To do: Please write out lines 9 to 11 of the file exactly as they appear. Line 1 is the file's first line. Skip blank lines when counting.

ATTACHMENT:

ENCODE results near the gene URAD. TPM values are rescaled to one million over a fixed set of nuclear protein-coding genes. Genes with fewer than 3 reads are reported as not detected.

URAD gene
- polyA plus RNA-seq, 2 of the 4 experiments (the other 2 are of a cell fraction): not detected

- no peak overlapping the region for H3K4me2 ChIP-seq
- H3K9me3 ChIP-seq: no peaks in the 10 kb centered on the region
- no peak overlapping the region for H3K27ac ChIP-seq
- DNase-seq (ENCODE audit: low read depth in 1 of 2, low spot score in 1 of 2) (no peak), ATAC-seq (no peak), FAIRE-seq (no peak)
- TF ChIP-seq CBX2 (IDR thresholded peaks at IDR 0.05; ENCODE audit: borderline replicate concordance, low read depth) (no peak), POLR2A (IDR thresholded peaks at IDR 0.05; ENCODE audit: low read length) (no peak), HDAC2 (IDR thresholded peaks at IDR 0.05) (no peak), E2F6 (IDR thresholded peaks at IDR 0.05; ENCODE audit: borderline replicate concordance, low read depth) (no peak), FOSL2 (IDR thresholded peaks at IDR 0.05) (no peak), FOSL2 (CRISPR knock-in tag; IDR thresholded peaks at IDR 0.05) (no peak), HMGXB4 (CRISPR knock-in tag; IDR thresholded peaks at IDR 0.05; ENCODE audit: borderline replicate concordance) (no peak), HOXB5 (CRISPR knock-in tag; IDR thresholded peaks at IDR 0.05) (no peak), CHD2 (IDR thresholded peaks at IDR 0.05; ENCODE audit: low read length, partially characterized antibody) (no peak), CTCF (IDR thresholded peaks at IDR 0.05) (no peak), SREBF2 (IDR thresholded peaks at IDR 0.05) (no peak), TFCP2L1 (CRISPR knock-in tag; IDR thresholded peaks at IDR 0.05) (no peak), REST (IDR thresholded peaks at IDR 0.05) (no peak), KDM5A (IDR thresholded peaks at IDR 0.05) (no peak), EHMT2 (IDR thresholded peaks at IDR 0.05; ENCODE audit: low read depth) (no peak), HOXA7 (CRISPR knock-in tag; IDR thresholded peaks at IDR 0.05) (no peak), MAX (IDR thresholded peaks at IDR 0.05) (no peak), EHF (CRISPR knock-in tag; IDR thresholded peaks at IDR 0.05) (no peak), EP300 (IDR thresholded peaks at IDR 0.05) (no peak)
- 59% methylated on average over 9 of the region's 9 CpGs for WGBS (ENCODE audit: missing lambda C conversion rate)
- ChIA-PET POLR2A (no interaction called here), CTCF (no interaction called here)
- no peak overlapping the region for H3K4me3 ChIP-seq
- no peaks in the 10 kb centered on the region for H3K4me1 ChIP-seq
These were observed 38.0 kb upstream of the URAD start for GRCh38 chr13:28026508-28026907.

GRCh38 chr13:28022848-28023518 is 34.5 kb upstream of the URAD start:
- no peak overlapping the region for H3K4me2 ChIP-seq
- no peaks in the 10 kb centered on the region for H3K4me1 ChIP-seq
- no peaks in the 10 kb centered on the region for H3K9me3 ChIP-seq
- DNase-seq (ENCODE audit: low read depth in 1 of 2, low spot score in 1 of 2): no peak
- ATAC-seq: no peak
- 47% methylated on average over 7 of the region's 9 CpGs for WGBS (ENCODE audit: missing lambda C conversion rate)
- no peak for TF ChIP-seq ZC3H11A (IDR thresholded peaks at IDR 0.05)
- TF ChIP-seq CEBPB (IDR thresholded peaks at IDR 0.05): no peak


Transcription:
- 59% methylated on average over 9 of the region's 9 CpGs for WGBS (ENCODE audit: missing lambda C conversion rate)
- ChIA-PET POLR2A (no interaction called here), CTCF (no interaction called here)
- no peak overlapping the region for H3K4me3 ChIP-seq